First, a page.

Washington - Western diplomats have reportedly faulted Iran in recent weeks for failing to provide the International Atomic Energy Agency with information on experiments on high explosives intended to produce a nuclear weapon, according to an intelligence document the IAEA is investigating.

But the document not only remains unverified but can only be linked to Iran by a far-fetched official account marked by a series of coincidences related to a foreign scientist that that are highly suspicious.

The original appearance of the document in early 2008, moreover, was not only conveniently timed to support Israel's attack on a U.S. National Intelligence Estimate on Iran in December that was damaging to Israeli interests, but was leaked to the news media with a message that coincided with the current Israeli argument.

The IAEA has long touted the document, which came from an unidentified member state, as key evidence justifying suspicion that Iran has covered up past nuclear weapons work.

In its September 2008 report the IAEA said the document describes "experimentation in connection with symmetrical initiation of a hemispherical high explosive charge suitable for an implosion type nuclear device."

But an official Iranian communication to the IAEA Secretariat challenged its authenticity, declaring, "There is no evidence or indication in this document regarding its linkage to Iran or its preparation by Iran."

The IAEA has never responded to the Iranian communication.

The story of the high explosives document and related intelligence published in the November 2011 IAEA report raises more questions about the document than it answers.

The report said the document describes the experiments as being monitored with "large numbers of optical fiber cables" and cited intelligence that the experiments had been assisted by a foreign expert said to have worked in his home country's nuclear weapons programme.

The individual to whom the report referred, Ukrainian scientist Vyacheslav Danilenko, was not a nuclear weapons expert, however, but a specialist on nanodiamond synthesis. Danilenko had lectured on that subject in Iran from 2000 to 2005 and had co-authored a professional paper on the use of fiber optic cables to monitor explosive shock waves in 1992, which was available online.

Those facts presented the opportunity for a foreign intelligence service to create a report on high explosives experiments that would suggest a link to nuclear weapons as well as to Danilenko. Danilenko's open-source publication could help convince the IAEA Safeguards Department of the authenticity of the document, which would otherwise have been missing.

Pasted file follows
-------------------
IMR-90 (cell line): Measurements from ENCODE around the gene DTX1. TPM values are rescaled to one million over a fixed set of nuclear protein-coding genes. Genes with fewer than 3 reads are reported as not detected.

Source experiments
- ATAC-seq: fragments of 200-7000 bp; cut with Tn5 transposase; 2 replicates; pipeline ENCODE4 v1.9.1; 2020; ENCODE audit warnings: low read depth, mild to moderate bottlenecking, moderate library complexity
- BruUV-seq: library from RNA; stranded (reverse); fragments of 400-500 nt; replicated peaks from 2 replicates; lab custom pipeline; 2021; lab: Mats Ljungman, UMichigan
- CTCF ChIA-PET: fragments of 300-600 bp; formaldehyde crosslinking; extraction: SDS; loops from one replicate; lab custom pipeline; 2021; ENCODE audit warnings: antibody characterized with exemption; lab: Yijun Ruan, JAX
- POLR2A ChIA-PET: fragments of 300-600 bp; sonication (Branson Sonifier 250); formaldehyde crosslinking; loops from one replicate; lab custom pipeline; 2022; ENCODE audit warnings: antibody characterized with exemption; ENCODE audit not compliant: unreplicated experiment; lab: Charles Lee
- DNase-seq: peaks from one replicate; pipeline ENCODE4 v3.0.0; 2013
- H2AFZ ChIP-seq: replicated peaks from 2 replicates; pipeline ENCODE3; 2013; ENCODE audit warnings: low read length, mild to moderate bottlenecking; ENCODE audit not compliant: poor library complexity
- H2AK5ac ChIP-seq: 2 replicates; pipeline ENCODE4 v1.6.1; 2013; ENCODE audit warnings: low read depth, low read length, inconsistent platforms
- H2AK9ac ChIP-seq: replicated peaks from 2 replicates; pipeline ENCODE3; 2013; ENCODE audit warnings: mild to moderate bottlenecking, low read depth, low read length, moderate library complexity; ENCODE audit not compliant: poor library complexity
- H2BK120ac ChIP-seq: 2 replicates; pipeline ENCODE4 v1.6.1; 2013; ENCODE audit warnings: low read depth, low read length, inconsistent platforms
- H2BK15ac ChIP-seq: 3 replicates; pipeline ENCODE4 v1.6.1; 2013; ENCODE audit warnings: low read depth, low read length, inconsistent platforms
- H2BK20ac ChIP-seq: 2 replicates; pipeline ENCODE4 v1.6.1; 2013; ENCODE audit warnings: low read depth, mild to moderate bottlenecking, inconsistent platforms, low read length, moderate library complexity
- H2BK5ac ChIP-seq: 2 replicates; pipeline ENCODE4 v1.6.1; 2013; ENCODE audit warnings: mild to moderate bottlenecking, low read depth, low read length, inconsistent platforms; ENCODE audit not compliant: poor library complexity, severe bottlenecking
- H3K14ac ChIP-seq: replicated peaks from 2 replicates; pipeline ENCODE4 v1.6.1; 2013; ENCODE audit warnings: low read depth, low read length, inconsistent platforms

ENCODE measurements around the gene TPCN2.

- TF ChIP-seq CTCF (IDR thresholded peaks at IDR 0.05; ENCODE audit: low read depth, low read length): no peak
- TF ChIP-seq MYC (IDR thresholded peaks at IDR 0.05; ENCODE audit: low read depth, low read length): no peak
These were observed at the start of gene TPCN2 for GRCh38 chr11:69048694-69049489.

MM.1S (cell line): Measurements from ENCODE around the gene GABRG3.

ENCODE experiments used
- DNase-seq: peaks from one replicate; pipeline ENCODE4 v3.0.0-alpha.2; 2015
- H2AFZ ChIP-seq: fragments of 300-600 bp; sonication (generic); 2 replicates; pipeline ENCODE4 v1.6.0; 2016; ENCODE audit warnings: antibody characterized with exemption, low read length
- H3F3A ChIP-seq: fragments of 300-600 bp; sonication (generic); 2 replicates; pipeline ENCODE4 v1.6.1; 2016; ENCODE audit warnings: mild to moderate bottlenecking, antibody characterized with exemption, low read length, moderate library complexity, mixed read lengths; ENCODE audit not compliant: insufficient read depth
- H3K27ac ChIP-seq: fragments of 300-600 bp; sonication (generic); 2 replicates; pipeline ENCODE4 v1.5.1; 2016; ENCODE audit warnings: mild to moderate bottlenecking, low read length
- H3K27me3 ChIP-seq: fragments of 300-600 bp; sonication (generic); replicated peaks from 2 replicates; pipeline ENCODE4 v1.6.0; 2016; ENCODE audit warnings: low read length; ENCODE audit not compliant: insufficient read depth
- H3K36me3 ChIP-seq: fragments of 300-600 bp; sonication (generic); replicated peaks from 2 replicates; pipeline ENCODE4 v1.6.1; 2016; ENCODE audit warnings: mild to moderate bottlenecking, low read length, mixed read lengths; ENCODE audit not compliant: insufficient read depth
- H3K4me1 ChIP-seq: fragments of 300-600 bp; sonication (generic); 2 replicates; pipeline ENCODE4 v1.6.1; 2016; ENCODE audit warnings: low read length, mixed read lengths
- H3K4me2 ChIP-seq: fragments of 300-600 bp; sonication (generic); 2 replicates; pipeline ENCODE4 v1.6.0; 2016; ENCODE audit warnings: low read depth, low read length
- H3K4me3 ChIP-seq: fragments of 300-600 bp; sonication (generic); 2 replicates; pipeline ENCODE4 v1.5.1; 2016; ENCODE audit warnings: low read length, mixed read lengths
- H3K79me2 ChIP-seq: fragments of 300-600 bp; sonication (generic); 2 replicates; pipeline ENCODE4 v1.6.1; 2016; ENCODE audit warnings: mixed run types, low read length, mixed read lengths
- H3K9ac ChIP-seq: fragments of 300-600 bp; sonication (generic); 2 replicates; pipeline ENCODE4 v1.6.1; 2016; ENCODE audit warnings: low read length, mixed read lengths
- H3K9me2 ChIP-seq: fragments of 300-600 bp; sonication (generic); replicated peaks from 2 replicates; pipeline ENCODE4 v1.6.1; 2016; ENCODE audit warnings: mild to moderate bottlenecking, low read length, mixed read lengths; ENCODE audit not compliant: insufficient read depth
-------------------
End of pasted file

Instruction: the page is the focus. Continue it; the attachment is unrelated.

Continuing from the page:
Even more suspicious, soon after the appearance of the high explosives document, the same state that had turned it over to the IAEA claimed to have intelligence on a large cylinder at Parchin suitable for carrying out the high explosives experiments described in the document, according to the 2011 IAEA report.

And it identified Danilenko as the designer of the cylinder, again basing the claim on an open-source publication that included a sketch of a cylinder he had designed in 1999-2000.

The whole story thus depended on two very convenient intelligence finds within a very short time, both of which were linked to a single individual and his open source publications.

Furthermore, the cylinder Danilenko sketched and discussed in the publication was explicitly designed for nanodiamonds production, not for bomb-making experiments.

Robert Kelley, who was the chief of IAEA teams in Iraq, has observed that the IAEA account of the installation of the cylinder at a site in Parchin by March 2000 is implausible, since Danilenko was on record as saying he was still in the process of designing it in 2000.

And Kelley, an expert on nuclear weapons, has pointed out that the cylinder would have been unnecessary for "multipoint initiation" experiments. "We've been taken for a ride on this whole thing," Kelley told IPS.

The document surfaced in early 2008, under circumstances pointing to an Israeli role. An article in the May 2008 issue of Jane's International Defence Review, dated Mar. 14, 2008, referred to, "[d]ocuments shown exclusively to Jane's" by a "source connected to a Western intelligence service".

It said the documents showed that Iran had "actively pursued the development of a nuclear weapon system based on relatively advanced multipoint initiation (MPI) nuclear implosion detonation technology for some years...."

The article revealed the political agenda behind the leaking of the high explosives document. "The picture the papers paints," he wrote, "starkly contradicts the US National Intelligence Estimate (NIE) released in December 2007, which said Tehran had frozen its military nuclear programme in 2003."

That was the argument that Israeli officials and supporters in the United States had been making in the wake of the National Intelligence Estimate, which Israel was eager to discredit.